An Unusual Case Of Exercise Associated Collapse - Page #4
 

Working Diagnosis:
Uhthoff's phenomenon in multiple sclerosis. Defined as a transient worsening of MS symptoms when body temperature increases. It affects 50-80% of MS patients. Typically episodes last 30 minutes when patient begins to cool down. The phenomenon is due to temperature-induced decreases in axonal conduction.

Treatment:
Patient refused ER transport. She rested in the shade and with cold drinks. After 30 minutes she felt completely better. All neurologic abnormalities on exam resolved.

Outcome:
Against medical advice she returned to finish the race.

Author's Comments:
Previously MS patients were discouraged from exercise due to Uhthoff's phenomenon and concern about fatigue. Recently that view has changed due to the fitness and psychological benefits gained by all people from exercise training. Exercise prescription per 2008 multiple sclerosis guidelines recommends endurance draining at low to moderate intensity. Exercise recommended in a cool environment with frequent breaks. Aquatic exercise is ideal with a life guard on duty. There are new devices available to cool core body temperature during exercise.

Editor's Comments:
Interesting case! I would have liked additional follow up but recognize the limitations. I wonder if compartment syndrome of the thigh could also be included in the differential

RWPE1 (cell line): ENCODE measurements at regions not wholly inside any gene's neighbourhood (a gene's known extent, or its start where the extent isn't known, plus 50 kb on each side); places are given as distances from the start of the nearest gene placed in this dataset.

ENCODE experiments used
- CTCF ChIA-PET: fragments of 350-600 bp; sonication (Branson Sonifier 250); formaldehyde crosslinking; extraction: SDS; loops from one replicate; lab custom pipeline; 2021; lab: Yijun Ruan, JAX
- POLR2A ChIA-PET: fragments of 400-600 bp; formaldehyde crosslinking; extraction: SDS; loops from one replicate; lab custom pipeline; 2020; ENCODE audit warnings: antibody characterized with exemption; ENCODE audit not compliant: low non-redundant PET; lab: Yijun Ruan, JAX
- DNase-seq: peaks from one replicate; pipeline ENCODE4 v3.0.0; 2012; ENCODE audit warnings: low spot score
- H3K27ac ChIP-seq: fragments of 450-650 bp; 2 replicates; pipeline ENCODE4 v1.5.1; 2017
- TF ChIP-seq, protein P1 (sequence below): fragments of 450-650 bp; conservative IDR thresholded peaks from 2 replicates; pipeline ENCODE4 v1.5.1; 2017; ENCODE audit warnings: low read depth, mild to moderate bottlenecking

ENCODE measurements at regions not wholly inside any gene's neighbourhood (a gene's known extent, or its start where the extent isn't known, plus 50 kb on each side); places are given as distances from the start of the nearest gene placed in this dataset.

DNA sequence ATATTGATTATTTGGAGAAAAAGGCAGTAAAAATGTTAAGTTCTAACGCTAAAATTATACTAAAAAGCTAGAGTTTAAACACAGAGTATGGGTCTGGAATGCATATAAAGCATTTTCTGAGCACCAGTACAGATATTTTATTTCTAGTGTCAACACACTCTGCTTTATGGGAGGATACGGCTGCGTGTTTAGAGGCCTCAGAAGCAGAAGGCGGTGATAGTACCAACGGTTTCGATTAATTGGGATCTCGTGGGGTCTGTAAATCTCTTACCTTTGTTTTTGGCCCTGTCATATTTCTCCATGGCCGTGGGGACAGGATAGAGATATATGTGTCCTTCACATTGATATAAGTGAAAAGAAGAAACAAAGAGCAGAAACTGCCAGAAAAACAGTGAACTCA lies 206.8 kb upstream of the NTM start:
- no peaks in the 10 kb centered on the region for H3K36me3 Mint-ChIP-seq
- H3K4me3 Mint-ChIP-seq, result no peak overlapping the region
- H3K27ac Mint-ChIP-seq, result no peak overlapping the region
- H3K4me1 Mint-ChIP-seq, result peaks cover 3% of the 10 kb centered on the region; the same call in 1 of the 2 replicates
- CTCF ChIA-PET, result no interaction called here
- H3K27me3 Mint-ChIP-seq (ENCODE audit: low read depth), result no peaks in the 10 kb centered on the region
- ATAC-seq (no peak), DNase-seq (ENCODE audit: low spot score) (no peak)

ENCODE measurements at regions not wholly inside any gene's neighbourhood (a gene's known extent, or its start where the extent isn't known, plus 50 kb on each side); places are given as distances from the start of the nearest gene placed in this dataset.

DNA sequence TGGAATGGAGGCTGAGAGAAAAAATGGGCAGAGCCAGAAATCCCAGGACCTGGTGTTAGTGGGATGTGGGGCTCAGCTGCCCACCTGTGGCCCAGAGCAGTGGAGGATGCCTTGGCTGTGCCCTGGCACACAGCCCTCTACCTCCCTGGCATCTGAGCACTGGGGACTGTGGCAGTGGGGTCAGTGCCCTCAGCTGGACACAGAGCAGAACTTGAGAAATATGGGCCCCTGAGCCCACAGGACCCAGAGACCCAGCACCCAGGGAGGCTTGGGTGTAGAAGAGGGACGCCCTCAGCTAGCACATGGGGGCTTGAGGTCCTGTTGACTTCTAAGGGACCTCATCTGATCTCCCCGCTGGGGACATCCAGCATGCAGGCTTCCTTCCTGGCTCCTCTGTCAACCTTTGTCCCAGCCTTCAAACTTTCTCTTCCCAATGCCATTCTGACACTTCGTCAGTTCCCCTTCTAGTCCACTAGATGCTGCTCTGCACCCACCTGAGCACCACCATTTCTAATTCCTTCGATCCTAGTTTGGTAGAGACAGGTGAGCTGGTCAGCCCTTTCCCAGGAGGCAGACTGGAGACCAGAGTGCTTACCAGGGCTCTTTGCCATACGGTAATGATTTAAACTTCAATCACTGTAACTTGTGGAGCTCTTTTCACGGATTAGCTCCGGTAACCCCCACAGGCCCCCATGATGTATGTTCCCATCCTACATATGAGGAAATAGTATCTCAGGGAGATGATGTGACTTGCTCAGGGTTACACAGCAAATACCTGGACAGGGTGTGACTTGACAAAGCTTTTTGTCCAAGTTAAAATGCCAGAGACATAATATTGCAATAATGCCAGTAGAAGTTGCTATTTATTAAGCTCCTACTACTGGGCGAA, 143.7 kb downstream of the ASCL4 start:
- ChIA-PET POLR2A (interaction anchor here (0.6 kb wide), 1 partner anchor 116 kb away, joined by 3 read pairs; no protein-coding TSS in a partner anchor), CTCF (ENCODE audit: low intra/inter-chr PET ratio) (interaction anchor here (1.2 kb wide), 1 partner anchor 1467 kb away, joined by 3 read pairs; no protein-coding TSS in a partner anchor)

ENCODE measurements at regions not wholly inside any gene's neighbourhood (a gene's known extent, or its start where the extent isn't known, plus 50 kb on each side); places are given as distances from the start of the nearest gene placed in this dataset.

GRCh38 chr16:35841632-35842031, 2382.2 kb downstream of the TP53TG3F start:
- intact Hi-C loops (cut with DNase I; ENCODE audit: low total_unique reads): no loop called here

References:
Dalgas U, Stenager E, Ingemann-Hansen T. Multiple sclerosis and physical exercise: recommendations for the application of resistance, endurance, and combined training. Mult Scler. 2008 Jan; 14(1):35-53
White LJ, Dressendorfer RH. Exercise and multiple sclerosis. Sports Med. 2004; 34(15):1077-100
Meyer-Heim A, Rothmaier M, Weder M et al. Advanced lightweight cooling-garment technology: functional improvements in thermosensitive patients with multiple sclerosis. Mult Scler. 2007 Mar;13(2):232-7
Grahn DA, Murray JV, Heller HC. Cooling via one hand improves physical performance in heat-sensitive individuals with multiple sclerosis: a preliminary study. BMC Neurol. 2008 May 12;8:14

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